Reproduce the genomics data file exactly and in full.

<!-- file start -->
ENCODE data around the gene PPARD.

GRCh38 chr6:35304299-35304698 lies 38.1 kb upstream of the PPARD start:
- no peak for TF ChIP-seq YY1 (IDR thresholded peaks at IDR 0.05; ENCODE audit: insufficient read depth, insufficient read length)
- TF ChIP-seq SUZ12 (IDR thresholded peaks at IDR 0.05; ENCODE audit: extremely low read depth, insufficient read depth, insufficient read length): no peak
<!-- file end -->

ENCODE data around the gene PPARD.

GRCh38 chr6:35304299-35304698 lies 38.1 kb upstream of the PPARD start:
- no peak for TF ChIP-seq YY1 (IDR thresholded peaks at IDR 0.05; ENCODE audit: insufficient read depth, insufficient read length)
- TF ChIP-seq SUZ12 (IDR thresholded peaks at IDR 0.05; ENCODE audit: extremely low read depth, insufficient read depth, insufficient read length): no peak